The function of a conformal coating is to protect electronic assemblies from damage caused by exposure to the environment. These coatings are generally applied as a liquid, using manual techniques such as brush coating, spray coating, or dip coating. Spray coating, needle dispense, and dip coating can also be automated using robots to apply the conformal coating in a more controlled manner. All of these techniques can be time and labour intensive, and generally require that sensitive areas of the assembly, such as connectors and RF components, be masked off prior to coating to prevent the liquid conformal coating materials from coming into contact with these areas. After application of the coating, these materials generally need to be cured to harden, typically using either UV exposure or heat, or some combination of the two. This step adds more time to the coating process, and can emit unpleasant and potentially harmful solvents as the coatings dry. A new method of applying a thin protective coating to electronics would be highly desirable if it could deliver the required level of protection from the environment while eliminating the unwanted process steps. Plasma polymerization offers such a solution.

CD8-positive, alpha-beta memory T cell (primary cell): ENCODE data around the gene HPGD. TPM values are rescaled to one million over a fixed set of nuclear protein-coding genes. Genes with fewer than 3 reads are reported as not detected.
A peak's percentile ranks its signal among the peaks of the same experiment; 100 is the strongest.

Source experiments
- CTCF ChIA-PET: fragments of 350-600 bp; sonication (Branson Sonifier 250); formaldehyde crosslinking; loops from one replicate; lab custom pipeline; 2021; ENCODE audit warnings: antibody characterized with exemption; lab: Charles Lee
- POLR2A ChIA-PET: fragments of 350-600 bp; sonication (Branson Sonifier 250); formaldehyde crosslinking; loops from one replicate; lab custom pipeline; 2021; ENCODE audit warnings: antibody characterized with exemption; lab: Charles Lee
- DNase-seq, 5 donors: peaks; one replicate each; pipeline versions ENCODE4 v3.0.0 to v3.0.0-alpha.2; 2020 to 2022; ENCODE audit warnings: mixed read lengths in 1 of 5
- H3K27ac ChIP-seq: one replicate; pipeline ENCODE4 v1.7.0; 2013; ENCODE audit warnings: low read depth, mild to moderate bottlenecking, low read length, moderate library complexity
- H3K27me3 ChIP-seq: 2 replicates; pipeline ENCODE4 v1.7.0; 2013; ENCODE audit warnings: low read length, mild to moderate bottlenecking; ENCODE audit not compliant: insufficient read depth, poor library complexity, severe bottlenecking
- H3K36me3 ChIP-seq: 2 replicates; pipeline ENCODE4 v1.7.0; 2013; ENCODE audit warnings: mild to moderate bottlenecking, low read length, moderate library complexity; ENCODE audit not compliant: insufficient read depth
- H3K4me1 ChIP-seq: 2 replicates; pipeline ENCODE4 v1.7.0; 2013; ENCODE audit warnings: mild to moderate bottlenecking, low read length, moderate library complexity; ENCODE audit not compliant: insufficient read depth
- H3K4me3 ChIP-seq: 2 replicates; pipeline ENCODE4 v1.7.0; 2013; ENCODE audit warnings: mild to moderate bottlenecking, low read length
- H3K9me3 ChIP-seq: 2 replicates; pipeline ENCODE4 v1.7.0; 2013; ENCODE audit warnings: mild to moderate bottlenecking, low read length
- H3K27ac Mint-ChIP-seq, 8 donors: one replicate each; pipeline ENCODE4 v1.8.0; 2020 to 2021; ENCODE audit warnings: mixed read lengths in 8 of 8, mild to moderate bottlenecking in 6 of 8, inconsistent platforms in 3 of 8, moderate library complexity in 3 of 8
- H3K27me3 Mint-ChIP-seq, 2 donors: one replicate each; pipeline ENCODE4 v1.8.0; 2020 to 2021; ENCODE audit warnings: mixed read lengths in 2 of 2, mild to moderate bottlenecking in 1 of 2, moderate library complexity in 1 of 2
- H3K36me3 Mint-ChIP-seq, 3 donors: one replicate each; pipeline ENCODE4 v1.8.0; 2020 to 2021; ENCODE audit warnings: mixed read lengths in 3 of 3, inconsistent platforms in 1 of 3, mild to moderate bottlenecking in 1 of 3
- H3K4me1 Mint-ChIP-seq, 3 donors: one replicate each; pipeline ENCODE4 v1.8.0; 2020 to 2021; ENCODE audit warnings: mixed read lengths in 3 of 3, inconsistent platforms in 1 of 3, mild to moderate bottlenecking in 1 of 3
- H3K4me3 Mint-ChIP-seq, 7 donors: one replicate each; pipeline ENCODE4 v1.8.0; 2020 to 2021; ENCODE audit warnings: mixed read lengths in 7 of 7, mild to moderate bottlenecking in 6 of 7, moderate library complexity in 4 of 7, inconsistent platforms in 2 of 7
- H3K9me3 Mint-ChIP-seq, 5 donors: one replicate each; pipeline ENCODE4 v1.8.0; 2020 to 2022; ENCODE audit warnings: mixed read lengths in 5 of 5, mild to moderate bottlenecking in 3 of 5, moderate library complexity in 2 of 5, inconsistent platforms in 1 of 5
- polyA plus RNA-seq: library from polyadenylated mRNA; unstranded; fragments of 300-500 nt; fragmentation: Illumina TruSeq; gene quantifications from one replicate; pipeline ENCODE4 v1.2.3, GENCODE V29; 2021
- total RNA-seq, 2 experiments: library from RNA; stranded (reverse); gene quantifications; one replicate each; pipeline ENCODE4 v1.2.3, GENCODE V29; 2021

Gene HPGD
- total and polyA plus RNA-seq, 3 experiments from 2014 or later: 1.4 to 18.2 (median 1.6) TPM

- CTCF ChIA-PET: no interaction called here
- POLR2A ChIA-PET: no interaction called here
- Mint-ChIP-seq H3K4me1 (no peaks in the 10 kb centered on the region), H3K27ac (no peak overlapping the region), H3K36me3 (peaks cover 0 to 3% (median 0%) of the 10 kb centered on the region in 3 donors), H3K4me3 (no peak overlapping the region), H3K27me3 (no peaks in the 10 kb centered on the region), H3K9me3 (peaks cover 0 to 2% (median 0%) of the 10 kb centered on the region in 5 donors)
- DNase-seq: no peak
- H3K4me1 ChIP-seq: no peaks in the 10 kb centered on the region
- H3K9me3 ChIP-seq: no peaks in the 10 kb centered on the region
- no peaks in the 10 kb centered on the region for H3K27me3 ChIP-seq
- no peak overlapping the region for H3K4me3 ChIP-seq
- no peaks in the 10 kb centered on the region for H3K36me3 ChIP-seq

Plasma Polymerization Plasma polymerization is defined as the formation of polymeric materials under the influence of plasma conditions . The deposition of solid coatings under plasma conditions has been well studied since the 1960s, with a very wide range of materials now accessible . The solid materials deposited under plasma conditions are generally referred to as plasma polymers, but they are unique and distinct from traditional polymers in that they lack the repeat structure that typically defines a polymer chain. Additionally the materials tend to be highly cross linked, and not soluble in any chemical solvents. One of the advantages of plasma polymers is the fact that they tend to deposit as thin, pin-hole free films in a relatively simple one-step process. This property is key in the application of plasma polymers as conformal coatings for electronics. Figure 1 shows the chemical structures of traditional straight chain PTFE polymer and a plasma deposited fluoropolymer. The plasma polymer is composed of a mixture of C-F and C-C bonds, and is highly cross linked while the PTFE material consists solely of CF2 repeat units.